By Dave Donnelly

Monday, August 23, 1999

Board needs
some new digs

Mug shot THE Diamond Head/Kapahulu/St. Louis Neighborhood Board is being displaced from its Ala Wai Clubhouse meeting site by a ballroom dance group. This makes the board a bit more disgruntled than usual. A Star-Bulletin story reports board members are afraid fewer people will attend meetings. One might feel more sorry for them except that they don't always recognize people when they do show up. Mike Palcic, for example. At the August meeting they ruled that he was not present at the June meeting, even though he'd signed in. According to Palcic, board chairwoman Karen Ah Mai instructed the board that technically, if he were there for even a minute and signed in, he had to be considered present. She then turned around and voted with the majority that he wasn't there. Said Palcic, "You should have heard the hollerin'." ...

YET another island beauty queen is going to be on national television tomorrow. Aureana Tseu, Miss Hawaii Teen USA, will be representing Hawaii at the national pageant in Shreveport, La., to be aired at 8 p.m. (same day tape) on KGMB-TV. Aureana, an honors student at Kamehameha, speaks conversational Hawaiian and has traveled all over the world promoting the culture of Hawaii through song and dance ...

Life imitates art

BEFORE attending the wedding of Hollywood agent Adam Venit and Trina Young at the Lodge at Koele on Lanai, some of the actors on hand gathered for a round of cigars and clay shooting at Lanai Pine Sporting Clays. For David Spade it was "Just (Don't!) Shoot Me," and avoiding hazards on the golf course was Adam Sandler, who had no intention of being called "Water Boy." Neither was he "The Wedding Singer," as a violin and cello accompanied the outdoor nuptials. Lisa Kudrow was there making new "Friends," as was big screen "Buffy the Vampire Slayer" Kristy Swanson, and Peter Strauss avoiding waltzes at all costs ...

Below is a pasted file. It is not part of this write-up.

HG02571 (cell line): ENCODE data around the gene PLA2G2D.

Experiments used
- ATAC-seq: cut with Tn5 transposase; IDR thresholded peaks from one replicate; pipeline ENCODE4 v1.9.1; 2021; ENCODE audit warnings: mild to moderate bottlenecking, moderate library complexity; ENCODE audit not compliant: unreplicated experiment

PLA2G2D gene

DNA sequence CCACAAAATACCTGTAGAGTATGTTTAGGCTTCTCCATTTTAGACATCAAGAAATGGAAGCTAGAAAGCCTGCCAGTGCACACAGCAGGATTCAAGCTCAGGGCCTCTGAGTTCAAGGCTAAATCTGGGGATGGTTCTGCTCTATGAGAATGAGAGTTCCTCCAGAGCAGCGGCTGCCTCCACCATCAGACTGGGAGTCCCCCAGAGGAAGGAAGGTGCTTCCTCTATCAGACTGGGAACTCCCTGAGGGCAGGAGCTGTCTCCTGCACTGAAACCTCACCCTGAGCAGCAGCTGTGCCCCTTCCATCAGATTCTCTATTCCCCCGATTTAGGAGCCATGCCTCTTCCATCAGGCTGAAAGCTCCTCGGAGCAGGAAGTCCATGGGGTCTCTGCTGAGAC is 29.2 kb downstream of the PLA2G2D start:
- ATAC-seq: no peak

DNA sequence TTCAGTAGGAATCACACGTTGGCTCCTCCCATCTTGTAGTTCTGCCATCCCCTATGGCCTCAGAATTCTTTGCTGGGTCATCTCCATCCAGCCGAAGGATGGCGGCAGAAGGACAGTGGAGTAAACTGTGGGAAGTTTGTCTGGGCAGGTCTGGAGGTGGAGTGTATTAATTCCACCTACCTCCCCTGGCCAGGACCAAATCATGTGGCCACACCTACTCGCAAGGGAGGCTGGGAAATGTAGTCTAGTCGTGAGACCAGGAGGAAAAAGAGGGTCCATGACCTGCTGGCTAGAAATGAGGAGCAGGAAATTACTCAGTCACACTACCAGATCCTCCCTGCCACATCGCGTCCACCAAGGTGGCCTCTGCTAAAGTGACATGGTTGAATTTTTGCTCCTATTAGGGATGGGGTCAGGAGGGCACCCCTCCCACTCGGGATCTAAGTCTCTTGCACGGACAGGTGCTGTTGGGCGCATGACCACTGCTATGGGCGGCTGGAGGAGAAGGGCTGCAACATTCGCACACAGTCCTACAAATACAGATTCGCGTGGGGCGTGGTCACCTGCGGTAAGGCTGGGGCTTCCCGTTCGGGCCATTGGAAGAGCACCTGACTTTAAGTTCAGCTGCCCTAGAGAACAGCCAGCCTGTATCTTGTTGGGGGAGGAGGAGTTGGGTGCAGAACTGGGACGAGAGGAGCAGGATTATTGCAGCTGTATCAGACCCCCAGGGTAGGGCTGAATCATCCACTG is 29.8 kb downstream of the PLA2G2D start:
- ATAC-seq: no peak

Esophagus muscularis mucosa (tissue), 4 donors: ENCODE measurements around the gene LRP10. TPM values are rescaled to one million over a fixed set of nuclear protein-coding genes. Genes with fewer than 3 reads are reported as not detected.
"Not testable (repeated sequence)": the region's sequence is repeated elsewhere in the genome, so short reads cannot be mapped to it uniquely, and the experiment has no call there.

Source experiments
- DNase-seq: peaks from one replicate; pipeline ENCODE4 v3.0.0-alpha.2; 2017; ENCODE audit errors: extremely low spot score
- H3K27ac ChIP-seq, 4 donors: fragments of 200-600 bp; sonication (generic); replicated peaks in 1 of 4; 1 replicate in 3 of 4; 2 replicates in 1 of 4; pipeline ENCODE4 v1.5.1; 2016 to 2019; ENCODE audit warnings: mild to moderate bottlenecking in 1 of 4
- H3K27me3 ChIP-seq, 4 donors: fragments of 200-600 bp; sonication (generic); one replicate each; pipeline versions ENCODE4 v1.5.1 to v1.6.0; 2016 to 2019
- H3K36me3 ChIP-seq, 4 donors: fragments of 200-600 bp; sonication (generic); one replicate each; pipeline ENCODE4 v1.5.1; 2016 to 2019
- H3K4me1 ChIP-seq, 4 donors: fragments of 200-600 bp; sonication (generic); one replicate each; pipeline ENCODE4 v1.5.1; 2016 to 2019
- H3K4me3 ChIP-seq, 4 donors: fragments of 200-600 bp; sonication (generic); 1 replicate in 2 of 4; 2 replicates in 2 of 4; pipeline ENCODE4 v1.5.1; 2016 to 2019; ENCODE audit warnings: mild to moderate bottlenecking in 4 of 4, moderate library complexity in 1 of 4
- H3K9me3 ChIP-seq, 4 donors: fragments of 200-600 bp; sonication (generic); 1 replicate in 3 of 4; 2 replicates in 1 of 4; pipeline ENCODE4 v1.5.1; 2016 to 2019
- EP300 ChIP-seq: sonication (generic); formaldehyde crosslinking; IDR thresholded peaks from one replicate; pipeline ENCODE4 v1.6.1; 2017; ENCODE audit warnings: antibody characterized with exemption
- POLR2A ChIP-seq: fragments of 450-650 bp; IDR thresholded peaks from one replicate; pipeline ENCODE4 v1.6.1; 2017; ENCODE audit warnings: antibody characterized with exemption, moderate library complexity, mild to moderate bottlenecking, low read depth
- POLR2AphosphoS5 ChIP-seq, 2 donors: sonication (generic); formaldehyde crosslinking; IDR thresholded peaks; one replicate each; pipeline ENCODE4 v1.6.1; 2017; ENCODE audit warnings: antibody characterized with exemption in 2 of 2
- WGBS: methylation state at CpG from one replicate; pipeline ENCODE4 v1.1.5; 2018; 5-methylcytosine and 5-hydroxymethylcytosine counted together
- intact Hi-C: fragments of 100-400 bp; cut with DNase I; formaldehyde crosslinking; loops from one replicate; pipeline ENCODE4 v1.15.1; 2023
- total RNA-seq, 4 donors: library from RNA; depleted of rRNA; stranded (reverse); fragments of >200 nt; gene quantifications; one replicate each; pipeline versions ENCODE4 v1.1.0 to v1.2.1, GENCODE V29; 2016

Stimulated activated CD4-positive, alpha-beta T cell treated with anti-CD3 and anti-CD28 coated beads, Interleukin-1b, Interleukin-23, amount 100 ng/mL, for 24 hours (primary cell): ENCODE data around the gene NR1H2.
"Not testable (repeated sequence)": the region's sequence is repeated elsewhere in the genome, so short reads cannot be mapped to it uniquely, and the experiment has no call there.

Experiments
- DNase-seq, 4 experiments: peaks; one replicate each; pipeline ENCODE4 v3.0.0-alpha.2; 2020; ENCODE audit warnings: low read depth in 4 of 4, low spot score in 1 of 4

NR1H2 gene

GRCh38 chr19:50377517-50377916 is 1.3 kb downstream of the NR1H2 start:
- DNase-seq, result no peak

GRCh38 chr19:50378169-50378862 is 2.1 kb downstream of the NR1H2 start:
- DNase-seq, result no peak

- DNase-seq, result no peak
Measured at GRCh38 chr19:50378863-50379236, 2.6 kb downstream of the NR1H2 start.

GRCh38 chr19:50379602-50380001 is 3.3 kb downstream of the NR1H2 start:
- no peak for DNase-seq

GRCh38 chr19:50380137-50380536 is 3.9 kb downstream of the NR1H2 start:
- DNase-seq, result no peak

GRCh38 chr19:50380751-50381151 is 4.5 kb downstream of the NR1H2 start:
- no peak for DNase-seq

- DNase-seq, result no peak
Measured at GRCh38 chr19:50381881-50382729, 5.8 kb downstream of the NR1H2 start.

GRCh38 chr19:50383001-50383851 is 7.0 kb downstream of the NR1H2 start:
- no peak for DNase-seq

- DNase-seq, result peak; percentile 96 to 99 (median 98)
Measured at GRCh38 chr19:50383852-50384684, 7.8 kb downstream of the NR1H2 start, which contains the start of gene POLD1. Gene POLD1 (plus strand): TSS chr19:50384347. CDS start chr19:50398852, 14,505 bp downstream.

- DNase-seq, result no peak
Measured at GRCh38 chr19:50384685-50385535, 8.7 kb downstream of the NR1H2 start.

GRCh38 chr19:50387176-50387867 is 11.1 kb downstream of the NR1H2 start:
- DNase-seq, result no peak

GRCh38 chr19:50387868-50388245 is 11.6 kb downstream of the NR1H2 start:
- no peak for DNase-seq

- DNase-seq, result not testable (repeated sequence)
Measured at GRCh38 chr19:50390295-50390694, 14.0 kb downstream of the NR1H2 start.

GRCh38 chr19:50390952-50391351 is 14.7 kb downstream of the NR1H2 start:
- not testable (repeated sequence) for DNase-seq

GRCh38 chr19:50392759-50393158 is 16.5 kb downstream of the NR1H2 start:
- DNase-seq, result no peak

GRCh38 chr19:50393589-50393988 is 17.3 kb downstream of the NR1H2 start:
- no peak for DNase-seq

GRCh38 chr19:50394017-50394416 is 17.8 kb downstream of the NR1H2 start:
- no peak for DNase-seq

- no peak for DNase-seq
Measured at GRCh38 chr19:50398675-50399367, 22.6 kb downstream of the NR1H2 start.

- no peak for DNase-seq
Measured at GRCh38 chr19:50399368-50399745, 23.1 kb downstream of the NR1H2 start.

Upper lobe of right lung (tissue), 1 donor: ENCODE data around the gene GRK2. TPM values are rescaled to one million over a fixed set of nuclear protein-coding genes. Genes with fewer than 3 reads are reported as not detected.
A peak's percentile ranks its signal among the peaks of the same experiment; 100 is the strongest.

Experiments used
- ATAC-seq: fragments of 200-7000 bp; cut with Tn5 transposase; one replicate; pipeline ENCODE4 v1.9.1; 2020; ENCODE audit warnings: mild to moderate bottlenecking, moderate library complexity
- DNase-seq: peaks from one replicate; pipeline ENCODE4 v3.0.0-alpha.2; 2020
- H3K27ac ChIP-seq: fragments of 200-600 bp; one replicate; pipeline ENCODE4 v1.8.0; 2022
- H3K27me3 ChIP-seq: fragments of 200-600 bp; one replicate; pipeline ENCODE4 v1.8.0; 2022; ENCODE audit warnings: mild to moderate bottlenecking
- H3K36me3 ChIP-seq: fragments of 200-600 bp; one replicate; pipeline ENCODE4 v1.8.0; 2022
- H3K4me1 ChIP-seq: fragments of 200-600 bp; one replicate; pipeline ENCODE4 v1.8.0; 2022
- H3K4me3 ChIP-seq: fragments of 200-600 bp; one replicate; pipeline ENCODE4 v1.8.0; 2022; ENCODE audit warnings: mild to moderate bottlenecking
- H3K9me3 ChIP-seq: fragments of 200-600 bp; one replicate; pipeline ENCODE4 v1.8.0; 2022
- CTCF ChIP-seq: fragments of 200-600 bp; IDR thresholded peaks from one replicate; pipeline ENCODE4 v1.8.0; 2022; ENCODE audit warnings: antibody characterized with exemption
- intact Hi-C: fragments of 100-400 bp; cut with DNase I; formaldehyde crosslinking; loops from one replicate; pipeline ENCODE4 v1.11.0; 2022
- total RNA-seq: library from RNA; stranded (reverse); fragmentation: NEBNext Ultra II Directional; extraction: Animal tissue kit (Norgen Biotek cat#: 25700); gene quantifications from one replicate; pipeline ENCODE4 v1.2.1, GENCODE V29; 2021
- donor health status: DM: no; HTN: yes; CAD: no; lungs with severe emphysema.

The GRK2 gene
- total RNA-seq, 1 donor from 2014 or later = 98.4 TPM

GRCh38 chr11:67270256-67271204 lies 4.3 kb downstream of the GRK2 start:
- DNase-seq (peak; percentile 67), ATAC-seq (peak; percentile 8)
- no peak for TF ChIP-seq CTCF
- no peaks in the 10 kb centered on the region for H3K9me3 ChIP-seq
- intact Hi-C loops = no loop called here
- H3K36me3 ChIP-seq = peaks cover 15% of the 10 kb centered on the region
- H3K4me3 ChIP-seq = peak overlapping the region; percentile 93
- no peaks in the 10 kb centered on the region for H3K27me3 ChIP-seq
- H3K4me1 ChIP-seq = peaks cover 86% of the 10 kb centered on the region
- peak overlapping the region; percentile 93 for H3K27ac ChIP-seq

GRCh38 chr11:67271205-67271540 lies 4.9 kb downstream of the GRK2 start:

Get rich slowly

HANDS down, the dumbest quiz show ever to find its way to the tube -- in prime time, yet! -- was the Regis Philbin turkey for people who want to become millionaires. I watched one episode, more or less in awe, as the contestant had to guess which of four choices was correct on a multiple-choice question. He wasn't sure, so they simply eliminated two wrong answers. Faced with 50-50 odds, he was still stumped, so they polled the audience to get their guess. He remained skeptical of their selection, so Philbin allowed him to call anyone in America he wanted to ask for the answer. He selected his father-in-law. The call was placed and the guy didn't know, but guessed. The contestant probably ruined his home life by voting against his wife's dad, but it turned out he was right. The whole process took so much time, they had to hold it over to the next day, making the amount of money potentially given away more difficult to come by. It's impossible, if you live in Hawaii or Alaska, to call the 1-900 number (which costs would-be players, helping build the pot, no doubt) which only allows calls from the 48 contiguous states. And if you don't know what "contiguous" means, I'll give you numerous guesses, but no money ...

Dave Donnelly has been writing on happenings
in Hawaii for the Star-Bulletin since 1968.
His columns run Monday through Friday.

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